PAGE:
British Columbia

Province pleads not guilty to 2013 Lemon Creek, B.C., fuel spill

The province of B.C. has pleaded not guilty to eight charges related to a tanker truck spill that dumped more than 30,000 litres of fuel into Lemon Creek in 2013.

Tanker truck rolled spilling more than 30,000 litres of jet fuel into Lemon Creek and Slocan River

Executive Flight Centre Fuel Services blamed the accident on the provincial government, alleging it received poor directions to the delivery point. The province, the company and the driver all face charges. (CBC)

The province of British Columbia has pleaded not guilty for its alleged role in a tanker spill that dumped more than 30,000 litres of fuel into Lemon Creek and the Slocan River.

In July 2013, a tanker truck carrying fuel for helicopters fighting a forest fire overturned into Lemon Creek, about ten kilometres south of Slocan Valley, B.C. The resulting spill led to a massive evacuation and $4-million cleanup.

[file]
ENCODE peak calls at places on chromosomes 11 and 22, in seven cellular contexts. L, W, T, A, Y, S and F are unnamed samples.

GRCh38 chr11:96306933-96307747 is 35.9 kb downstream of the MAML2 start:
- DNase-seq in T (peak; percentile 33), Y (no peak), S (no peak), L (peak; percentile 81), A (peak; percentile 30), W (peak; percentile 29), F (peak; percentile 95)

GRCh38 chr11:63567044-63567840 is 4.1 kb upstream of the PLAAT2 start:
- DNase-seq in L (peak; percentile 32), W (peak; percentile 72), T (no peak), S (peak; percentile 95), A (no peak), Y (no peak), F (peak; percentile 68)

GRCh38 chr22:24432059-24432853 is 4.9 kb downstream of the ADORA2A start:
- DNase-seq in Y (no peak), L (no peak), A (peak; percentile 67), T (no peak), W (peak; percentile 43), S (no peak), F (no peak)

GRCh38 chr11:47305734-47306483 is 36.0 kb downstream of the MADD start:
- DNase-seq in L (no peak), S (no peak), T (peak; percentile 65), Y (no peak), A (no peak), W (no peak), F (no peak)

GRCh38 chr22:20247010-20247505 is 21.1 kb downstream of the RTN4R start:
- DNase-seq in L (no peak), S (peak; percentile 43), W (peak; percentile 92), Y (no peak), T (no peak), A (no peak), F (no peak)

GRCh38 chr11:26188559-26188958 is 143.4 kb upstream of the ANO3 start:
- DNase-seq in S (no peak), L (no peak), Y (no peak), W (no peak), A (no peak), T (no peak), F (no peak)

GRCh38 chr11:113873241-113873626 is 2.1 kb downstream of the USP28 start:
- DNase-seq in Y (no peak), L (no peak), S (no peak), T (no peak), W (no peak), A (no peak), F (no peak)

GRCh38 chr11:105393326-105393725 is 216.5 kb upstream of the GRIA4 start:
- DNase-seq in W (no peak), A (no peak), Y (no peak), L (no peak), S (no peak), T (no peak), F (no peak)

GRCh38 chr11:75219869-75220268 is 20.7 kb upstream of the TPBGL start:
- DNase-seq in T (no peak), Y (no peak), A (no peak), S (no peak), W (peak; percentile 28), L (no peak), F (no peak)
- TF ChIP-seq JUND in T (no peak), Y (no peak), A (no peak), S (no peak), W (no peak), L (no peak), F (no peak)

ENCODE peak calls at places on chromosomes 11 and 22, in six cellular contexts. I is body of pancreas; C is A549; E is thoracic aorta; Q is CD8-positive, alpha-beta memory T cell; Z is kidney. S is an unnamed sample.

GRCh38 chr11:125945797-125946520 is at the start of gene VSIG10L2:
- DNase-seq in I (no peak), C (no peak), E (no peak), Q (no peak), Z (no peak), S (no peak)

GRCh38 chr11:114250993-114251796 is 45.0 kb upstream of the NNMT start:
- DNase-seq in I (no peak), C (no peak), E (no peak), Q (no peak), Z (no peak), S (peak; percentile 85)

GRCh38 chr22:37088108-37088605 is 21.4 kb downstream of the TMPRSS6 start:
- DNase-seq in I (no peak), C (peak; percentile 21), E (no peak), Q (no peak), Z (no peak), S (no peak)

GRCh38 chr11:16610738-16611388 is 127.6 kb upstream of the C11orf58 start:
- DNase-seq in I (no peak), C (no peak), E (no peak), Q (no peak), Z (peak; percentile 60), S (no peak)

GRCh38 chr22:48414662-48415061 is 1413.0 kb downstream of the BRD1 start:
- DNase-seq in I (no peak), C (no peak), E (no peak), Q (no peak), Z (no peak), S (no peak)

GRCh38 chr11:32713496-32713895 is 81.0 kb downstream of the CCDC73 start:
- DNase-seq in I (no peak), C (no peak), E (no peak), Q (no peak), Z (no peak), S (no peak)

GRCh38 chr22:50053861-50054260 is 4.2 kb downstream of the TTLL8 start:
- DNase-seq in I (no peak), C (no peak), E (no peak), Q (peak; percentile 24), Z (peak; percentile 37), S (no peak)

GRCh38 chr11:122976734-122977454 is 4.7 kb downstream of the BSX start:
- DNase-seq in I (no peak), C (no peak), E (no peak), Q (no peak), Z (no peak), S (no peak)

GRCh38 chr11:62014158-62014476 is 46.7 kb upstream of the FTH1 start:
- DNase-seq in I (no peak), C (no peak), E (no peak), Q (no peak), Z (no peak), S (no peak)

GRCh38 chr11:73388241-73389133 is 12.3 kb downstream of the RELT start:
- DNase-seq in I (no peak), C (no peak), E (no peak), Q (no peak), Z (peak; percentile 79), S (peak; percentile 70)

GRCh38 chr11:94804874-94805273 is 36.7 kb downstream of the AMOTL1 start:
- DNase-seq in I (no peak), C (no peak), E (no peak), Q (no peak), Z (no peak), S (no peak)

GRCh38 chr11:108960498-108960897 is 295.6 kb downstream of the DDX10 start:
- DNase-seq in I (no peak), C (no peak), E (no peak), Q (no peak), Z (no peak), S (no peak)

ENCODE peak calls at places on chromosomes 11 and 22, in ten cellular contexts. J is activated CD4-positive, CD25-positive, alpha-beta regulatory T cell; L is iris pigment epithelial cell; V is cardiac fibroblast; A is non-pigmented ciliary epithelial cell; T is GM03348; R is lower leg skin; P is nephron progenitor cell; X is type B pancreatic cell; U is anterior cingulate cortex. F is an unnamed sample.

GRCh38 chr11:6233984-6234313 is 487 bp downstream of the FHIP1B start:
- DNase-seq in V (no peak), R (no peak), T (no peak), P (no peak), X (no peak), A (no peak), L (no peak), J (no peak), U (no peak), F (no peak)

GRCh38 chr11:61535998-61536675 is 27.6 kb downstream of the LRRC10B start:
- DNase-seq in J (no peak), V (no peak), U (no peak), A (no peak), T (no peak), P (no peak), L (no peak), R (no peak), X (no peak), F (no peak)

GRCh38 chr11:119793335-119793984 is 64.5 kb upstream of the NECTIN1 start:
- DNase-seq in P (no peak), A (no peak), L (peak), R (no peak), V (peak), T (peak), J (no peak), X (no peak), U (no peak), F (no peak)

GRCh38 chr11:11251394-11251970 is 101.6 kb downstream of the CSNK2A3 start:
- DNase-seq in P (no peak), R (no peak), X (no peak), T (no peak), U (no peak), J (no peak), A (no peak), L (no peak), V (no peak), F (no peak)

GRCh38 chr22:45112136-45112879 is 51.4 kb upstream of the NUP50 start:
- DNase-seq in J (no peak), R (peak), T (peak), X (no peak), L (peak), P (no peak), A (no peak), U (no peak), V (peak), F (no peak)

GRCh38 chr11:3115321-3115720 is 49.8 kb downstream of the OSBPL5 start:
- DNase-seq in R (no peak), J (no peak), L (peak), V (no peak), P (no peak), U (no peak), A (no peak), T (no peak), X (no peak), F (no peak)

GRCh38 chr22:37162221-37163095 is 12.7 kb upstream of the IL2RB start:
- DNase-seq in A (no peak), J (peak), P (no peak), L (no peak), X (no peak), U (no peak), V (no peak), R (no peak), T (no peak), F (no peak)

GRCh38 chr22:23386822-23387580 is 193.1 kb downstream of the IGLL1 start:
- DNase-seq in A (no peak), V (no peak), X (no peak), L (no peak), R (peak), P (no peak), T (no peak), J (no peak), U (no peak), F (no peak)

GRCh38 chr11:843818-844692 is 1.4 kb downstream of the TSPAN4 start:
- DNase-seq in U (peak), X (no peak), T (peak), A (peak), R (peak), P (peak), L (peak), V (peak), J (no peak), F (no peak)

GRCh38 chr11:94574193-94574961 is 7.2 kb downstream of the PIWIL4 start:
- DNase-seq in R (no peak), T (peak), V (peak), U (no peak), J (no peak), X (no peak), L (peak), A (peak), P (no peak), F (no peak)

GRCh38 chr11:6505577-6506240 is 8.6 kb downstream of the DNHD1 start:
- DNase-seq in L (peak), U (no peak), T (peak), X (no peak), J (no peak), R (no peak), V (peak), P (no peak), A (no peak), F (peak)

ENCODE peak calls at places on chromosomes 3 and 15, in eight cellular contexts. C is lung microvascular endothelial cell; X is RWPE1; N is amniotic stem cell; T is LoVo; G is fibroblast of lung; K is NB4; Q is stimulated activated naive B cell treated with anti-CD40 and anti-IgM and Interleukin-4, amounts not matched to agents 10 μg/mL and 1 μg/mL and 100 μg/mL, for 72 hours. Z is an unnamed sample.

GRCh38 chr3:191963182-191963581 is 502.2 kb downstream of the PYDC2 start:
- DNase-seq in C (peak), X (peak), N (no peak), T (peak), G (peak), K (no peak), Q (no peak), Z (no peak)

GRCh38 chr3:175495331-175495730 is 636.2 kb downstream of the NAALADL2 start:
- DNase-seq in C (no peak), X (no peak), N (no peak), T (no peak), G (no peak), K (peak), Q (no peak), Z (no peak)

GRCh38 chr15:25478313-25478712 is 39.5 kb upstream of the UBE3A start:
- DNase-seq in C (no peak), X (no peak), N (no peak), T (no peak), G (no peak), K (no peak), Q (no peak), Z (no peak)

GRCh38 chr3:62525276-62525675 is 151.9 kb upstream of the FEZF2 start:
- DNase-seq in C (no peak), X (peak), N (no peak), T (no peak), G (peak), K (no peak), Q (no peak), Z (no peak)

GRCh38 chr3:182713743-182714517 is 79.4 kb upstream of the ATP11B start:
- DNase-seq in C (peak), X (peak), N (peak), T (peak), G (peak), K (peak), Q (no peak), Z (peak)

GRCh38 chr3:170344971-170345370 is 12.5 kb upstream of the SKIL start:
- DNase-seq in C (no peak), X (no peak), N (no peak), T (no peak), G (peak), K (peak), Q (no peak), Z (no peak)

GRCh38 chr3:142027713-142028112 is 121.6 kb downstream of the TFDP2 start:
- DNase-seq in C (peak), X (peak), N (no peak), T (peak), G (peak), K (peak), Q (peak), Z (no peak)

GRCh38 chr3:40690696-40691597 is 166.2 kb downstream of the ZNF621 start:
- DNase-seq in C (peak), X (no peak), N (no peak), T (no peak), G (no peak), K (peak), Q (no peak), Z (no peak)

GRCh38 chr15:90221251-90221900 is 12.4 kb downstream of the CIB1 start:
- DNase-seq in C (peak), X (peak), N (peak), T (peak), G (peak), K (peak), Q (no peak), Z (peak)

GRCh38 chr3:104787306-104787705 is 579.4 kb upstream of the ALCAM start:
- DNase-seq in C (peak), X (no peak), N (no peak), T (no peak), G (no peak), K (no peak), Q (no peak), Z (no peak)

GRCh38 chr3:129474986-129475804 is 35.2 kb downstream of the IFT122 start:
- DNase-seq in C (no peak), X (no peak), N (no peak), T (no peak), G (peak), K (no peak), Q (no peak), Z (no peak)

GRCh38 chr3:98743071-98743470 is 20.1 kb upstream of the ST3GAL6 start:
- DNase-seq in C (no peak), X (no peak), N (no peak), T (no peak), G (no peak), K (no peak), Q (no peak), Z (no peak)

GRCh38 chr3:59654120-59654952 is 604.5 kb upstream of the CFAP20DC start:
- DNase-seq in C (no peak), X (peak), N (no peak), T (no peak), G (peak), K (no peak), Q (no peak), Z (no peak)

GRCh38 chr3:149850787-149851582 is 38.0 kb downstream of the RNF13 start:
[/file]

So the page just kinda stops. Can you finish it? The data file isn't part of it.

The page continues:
The province, the fuel company and the truck driver are all co-defendants in the case and face eight charges related to the spill.

On Tuesday, the province entered a plea of not guilty to all eight charges.

'I'm not really surprised,' says resident

"I'm not really surprised. I think that there will be finger-pointing. Everyone will point at each other as to who is negligent and guilty," said Marilyn Burgoon, the local resident who pushed for charges to be laid.

"Eventually I hope there will be justice for Lemon Creek and for the citizens of the Slocan Valley," she said. 

The fuel company — Executive Flight Centre — and its driver have not yet entered a plea, but both are expected to plead guilty when the case is back in court in late March.

The trial is expected to take at least six weeks.

With files from Bob Keating.